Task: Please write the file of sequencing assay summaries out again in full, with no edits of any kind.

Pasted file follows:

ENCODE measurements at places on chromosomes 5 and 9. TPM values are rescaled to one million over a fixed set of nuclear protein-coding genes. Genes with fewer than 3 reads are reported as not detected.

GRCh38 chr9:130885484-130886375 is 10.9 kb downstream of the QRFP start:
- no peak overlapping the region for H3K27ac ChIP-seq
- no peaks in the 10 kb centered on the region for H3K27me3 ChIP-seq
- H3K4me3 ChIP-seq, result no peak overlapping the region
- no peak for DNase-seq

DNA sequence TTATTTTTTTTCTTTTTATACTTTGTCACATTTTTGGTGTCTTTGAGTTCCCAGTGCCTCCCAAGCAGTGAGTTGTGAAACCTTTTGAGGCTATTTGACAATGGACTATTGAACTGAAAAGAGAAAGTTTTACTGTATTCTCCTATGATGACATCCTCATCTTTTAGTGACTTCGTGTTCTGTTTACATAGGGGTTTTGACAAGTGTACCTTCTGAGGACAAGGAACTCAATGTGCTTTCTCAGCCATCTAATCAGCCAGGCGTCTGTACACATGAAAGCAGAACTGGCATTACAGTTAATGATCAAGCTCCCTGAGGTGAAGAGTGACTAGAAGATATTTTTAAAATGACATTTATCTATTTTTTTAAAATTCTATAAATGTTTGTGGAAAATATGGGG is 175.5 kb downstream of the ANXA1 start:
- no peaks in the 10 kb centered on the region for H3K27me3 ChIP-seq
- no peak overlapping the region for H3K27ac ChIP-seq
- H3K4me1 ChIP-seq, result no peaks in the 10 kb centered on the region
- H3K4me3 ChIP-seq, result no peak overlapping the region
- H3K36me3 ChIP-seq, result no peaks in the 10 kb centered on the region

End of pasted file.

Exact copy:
ENCODE measurements at places on chromosomes 5 and 9. TPM values are rescaled to one million over a fixed set of nuclear protein-coding genes. Genes with fewer than 3 reads are reported as not detected.

GRCh38 chr9:130885484-130886375 is 10.9 kb downstream of the QRFP start:
- no peak overlapping the region for H3K27ac ChIP-seq
- no peaks in the 10 kb centered on the region for H3K27me3 ChIP-seq
- H3K4me3 ChIP-seq, result no peak overlapping the region
- no peak for DNase-seq

DNA sequence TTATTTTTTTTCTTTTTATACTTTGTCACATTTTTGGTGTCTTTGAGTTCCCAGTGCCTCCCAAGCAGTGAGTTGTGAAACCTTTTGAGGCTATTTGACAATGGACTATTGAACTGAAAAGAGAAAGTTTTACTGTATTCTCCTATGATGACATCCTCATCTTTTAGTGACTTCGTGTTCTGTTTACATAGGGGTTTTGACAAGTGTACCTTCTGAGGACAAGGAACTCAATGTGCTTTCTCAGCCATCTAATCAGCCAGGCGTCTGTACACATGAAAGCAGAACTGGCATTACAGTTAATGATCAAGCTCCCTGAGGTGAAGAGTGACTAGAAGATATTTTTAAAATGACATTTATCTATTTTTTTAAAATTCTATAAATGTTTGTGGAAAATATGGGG is 175.5 kb downstream of the ANXA1 start:
- no peaks in the 10 kb centered on the region for H3K27me3 ChIP-seq
- no peak overlapping the region for H3K27ac ChIP-seq
- H3K4me1 ChIP-seq, result no peaks in the 10 kb centered on the region
- H3K4me3 ChIP-seq, result no peak overlapping the region
- H3K36me3 ChIP-seq, result no peaks in the 10 kb centered on the region